Did you come to see Alexander’s fate as a symptom, a consequence of the collapse of the Soviet world?

L.T.: His itinerary is both a consequence and a premise, a warning of what is now happening (in Ukraine). He is at the junction between the end of the Soviet world and the start of a new era, which Putin’s war in Chechnya inaugurated.

The war in Ukraine hadn’t yet started when we embarked on the project, even though the Crimean takeover had already happened. But violence was already very present in the Caucases, ever since the Chechen wars. Under (Ramzan) Kadyrov, Chechnya has become a totalitarian monster, but the other republics of the Caucasus are also stripped of freedoms. Of course, what is happening in Ukraine now is on a different scale.

D.G.: Lina’s thesis focused on Russia’s imperial wars (in the 18th and 19th centuries). We’re talking about a century and a half of war. In the end, the Russians came to the conclusion that the only way they could prevail was through destruction, by emptying the lands of their people. There is a clear echo with what is happening in Ukraine today. It is no longer a matter of conquering, but destroying.

Your film portrays the characters with great empathy and sensitivity. How did you approach them?

D.G.: One thing that struck us was their great dignity. They denounce a system run like a mafia, but they never complain about their fate. Our main concern was to restore their humanity. These people are excluded, living on the margins of society. We wanted them to talk about their humanity.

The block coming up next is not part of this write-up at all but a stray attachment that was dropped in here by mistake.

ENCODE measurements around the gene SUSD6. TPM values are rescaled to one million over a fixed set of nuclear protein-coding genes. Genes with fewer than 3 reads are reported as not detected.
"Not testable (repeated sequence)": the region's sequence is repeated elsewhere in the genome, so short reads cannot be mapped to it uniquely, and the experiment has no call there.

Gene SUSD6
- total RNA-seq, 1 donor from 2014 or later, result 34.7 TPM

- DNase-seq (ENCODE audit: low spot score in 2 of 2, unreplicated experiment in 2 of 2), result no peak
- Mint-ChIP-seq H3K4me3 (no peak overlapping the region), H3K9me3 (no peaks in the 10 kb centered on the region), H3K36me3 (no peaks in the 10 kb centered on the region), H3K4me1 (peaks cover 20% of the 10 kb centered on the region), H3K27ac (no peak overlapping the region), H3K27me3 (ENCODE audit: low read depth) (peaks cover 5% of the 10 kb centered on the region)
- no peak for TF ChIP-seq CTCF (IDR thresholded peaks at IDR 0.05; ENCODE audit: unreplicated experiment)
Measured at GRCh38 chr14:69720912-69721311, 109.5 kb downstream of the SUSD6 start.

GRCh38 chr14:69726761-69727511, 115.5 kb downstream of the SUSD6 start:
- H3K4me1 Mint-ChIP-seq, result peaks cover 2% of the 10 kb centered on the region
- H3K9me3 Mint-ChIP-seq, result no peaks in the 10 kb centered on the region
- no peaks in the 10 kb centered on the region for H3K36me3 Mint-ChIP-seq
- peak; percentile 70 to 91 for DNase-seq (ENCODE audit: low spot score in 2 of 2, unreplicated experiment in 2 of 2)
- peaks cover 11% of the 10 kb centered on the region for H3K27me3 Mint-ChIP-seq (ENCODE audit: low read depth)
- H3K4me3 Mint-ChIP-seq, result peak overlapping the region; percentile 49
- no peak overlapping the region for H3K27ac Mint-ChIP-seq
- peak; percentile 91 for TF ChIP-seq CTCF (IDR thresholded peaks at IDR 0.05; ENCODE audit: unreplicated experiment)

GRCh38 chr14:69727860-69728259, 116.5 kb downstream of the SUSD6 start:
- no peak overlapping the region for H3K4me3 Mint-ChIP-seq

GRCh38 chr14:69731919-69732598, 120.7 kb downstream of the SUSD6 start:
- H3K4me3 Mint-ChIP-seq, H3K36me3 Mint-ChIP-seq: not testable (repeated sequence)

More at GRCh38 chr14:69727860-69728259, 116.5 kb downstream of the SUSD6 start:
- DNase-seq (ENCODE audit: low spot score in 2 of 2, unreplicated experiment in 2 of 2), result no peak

Cannes Film Festival
Cannes Film Festival © FRANCE24

L.T.: It was especially difficult in Alexander’s case. I think he needed to find someone who could understand the gravity of his words. Seeing me as a native of the Caucasus, he was able to face me and say, ‘Yes, I exterminated women and children like dogs’. For both of us, the words were difficult to say and hear.  

It was only after three weeks that we returned to the subject and that he spoke about his monstrosities. In a certain way, I think he needed me to recognise his humanity. At one point, while the camera was off, he looked at me straight in the eye and asked me whether I could love someone like him. It was his way of asking, ‘I know I’m a monster, but do you still recognise me as human?’ I had no answer to his question. 

At the screening you spoke of your feeling of “responsibility” for what is going on in Ukraine. Can you tell us more?

L.T.: In Russia and throughout the post-Soviet space we still haven’t examined our past and de-Stalinized our societies. We still haven’t engaged in a serious reflection on the state violence that keeps coming back, now under Putin. Nor have we examined our colonial history. Russia is one of the few empires to have survived the 20th century. That’s also why we have been unable to develop (post-imperial) thought, which is urgently needed today.

The people of the Caucasus and all those who were colonised by Russia are deprived of their freedom. Today they are oppressed by Putin. We have two words for “Russian” – one for ethnic Russians and another to refer to citizenship. Behind this word, there are all the non-Russian populations who are oppressed and yet who participate in the war in Ukraine. The responsibility I feel today is not a form of moral guilt. It’s a call for action. We will have to do our bit in the reconstruction of an independent Ukraine and the development of an anti-imperialist ideology.